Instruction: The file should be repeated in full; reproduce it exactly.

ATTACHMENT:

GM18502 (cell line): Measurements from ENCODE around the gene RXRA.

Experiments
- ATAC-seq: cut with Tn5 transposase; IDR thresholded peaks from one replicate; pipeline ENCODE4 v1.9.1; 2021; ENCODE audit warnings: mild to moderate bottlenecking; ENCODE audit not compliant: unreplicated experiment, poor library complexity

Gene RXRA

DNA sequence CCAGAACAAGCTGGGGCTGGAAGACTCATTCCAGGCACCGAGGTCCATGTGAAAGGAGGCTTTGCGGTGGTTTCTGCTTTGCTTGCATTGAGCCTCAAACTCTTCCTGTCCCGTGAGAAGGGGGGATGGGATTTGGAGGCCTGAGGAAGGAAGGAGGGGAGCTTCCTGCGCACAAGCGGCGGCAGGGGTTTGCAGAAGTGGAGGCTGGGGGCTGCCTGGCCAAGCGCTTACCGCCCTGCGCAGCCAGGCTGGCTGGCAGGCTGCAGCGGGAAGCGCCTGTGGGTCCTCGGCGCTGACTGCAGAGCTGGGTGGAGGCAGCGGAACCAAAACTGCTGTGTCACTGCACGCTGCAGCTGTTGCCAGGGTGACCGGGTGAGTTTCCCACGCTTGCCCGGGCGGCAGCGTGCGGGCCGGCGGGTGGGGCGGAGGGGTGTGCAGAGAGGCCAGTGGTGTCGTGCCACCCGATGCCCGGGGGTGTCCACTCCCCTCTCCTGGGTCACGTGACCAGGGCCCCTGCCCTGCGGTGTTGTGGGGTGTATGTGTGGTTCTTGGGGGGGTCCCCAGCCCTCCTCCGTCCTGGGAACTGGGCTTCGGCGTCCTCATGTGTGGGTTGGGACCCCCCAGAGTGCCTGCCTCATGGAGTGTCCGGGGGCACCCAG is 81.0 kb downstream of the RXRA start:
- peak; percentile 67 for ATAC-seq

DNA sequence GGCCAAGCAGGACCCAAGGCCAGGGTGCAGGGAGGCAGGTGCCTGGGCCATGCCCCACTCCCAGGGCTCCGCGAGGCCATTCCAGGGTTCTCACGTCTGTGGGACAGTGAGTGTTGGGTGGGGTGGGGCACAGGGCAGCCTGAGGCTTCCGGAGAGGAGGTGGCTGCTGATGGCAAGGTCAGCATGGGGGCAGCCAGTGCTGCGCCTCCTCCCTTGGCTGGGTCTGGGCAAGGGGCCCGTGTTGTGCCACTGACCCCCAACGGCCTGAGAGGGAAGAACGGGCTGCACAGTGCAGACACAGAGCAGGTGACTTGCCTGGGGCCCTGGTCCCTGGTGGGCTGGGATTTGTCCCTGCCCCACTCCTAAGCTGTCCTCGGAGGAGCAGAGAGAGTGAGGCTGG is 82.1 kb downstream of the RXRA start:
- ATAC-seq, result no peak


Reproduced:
GM18502 (cell line): Measurements from ENCODE around the gene RXRA.

Experiments
- ATAC-seq: cut with Tn5 transposase; IDR thresholded peaks from one replicate; pipeline ENCODE4 v1.9.1; 2021; ENCODE audit warnings: mild to moderate bottlenecking; ENCODE audit not compliant: unreplicated experiment, poor library complexity

Gene RXRA

DNA sequence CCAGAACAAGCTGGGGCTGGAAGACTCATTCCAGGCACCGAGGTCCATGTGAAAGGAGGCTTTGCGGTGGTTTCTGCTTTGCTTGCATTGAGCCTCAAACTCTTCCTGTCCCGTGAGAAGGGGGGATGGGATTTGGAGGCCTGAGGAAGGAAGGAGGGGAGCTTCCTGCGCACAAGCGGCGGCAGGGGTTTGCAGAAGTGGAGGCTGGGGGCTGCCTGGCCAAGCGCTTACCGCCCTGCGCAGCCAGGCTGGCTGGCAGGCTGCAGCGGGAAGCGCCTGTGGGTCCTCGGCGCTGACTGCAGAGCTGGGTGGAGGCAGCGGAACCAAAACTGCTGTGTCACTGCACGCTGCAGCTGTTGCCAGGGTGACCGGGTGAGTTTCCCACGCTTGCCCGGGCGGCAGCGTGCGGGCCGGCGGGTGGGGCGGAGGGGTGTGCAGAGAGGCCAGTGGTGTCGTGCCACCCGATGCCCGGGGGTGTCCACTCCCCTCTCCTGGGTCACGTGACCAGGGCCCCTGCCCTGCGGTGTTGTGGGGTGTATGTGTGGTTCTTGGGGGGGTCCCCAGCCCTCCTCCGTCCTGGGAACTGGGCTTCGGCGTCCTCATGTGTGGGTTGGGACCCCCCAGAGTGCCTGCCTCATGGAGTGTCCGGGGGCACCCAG is 81.0 kb downstream of the RXRA start:
- peak; percentile 67 for ATAC-seq

DNA sequence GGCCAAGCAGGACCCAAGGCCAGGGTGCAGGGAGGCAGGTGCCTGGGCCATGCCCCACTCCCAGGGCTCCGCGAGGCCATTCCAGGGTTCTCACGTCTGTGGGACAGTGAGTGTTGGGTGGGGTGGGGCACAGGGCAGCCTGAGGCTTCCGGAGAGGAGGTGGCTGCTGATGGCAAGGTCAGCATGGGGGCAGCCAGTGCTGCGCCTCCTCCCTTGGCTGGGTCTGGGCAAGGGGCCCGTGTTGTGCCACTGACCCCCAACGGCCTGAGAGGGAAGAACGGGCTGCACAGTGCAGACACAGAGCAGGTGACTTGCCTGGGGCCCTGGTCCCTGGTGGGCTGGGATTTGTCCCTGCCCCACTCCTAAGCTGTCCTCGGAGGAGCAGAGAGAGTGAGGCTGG is 82.1 kb downstream of the RXRA start:
- ATAC-seq, result no peak